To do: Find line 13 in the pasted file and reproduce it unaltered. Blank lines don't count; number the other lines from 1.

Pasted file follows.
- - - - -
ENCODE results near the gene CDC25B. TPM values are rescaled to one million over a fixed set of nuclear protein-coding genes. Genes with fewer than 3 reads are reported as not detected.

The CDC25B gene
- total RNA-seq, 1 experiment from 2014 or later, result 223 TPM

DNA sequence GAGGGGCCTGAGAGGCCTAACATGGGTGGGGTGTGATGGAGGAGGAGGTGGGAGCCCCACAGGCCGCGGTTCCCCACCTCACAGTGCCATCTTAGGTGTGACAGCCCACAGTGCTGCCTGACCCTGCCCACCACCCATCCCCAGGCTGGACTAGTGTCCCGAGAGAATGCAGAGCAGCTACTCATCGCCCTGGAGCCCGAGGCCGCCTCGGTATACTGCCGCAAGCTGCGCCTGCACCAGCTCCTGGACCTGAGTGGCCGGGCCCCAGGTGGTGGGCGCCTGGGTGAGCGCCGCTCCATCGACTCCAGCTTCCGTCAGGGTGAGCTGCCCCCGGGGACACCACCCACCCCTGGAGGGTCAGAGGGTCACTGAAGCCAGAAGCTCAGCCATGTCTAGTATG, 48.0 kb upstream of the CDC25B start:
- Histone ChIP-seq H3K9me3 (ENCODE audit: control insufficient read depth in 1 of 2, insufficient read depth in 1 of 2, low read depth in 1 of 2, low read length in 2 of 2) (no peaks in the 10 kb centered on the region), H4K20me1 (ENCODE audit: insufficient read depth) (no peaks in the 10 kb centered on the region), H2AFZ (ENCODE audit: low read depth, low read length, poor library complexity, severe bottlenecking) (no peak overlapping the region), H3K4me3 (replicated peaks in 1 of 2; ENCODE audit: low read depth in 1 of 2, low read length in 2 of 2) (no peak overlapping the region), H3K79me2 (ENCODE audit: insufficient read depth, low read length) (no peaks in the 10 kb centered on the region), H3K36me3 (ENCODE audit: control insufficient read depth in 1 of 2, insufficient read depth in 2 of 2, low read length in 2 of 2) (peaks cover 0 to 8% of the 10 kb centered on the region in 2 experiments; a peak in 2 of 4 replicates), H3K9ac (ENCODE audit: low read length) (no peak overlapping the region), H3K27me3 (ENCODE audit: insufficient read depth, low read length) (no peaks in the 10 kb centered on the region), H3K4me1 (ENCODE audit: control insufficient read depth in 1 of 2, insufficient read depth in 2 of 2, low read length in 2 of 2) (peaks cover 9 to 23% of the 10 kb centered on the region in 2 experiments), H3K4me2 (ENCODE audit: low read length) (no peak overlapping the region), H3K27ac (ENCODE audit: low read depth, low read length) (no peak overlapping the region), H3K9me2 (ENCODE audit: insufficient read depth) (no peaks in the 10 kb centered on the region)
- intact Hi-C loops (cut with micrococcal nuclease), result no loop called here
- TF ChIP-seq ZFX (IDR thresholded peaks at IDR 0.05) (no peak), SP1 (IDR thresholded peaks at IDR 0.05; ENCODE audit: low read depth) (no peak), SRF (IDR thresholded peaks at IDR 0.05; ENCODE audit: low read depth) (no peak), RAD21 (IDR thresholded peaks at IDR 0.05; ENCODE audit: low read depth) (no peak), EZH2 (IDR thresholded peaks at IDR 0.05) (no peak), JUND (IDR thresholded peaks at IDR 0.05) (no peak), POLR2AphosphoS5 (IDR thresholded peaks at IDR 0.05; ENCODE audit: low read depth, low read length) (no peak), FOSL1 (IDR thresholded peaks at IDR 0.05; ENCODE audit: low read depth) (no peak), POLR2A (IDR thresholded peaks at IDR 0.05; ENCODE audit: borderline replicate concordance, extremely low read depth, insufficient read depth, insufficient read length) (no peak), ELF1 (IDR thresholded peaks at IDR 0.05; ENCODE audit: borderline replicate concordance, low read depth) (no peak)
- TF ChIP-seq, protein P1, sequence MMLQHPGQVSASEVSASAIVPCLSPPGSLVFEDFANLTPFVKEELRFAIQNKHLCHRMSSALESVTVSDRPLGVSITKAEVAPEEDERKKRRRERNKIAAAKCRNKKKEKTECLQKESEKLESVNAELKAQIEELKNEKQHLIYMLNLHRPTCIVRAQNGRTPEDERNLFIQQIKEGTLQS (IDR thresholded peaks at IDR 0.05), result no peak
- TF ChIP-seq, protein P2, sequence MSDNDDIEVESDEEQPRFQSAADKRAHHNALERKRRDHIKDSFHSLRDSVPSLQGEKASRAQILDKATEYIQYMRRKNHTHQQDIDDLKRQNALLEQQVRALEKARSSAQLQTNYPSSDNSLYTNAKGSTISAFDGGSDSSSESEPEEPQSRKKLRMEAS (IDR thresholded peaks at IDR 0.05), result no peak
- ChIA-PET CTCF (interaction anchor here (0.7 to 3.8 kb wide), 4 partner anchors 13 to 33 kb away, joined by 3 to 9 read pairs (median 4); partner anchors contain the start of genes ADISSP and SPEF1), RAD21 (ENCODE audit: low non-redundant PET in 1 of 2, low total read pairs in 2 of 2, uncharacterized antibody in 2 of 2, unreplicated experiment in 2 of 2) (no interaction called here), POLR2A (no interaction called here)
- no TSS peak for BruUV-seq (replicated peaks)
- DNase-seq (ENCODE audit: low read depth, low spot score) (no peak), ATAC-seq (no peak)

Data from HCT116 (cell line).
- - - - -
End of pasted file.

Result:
Data from HCT116 (cell line).